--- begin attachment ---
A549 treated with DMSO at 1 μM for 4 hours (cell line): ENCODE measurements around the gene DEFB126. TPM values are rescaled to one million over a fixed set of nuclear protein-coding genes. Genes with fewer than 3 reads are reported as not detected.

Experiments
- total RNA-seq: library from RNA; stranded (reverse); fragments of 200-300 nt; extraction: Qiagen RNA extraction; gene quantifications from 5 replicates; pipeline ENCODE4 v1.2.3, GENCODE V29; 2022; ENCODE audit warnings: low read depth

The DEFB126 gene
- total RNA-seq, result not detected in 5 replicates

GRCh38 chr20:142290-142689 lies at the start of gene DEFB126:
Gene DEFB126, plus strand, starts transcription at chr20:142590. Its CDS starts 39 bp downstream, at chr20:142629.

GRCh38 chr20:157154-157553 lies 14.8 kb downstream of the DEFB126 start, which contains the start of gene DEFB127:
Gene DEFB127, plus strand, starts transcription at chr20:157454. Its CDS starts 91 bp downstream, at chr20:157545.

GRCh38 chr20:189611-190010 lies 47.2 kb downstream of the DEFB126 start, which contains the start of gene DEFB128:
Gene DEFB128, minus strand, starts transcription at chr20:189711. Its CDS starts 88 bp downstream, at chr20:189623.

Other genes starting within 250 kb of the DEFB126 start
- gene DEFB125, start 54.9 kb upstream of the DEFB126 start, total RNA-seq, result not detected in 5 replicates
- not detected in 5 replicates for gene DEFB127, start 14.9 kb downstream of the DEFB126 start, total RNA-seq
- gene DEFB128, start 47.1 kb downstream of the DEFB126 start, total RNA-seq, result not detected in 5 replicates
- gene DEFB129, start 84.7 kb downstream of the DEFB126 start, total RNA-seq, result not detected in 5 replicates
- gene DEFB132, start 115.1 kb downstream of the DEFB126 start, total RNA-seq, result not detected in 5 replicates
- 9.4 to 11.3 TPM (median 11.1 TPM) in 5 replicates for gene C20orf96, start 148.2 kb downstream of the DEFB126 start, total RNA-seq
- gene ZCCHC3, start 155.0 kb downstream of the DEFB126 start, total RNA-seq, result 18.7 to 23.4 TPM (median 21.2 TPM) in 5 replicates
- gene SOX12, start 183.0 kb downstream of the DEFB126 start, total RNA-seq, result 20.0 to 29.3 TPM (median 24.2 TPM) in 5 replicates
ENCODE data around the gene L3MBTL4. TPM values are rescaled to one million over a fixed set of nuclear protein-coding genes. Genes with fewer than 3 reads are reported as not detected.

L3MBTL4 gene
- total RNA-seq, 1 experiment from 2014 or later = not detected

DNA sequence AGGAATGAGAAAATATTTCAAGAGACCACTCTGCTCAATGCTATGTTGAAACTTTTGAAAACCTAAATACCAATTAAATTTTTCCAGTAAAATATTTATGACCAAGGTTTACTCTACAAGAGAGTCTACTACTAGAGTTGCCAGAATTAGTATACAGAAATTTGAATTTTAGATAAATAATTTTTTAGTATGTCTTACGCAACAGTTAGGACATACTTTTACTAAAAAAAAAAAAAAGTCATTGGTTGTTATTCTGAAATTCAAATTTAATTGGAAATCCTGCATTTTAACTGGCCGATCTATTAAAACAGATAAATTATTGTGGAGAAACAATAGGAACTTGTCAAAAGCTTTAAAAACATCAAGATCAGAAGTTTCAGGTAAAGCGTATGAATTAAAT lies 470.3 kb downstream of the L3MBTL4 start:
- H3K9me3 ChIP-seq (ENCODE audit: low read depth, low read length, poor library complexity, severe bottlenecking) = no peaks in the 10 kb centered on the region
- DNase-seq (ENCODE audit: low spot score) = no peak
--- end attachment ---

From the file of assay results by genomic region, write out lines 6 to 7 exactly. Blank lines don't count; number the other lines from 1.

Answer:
GRCh38 chr20:142290-142689 lies at the start of gene DEFB126:
Gene DEFB126, plus strand, starts transcription at chr20:142590. Its CDS starts 39 bp downstream, at chr20:142629.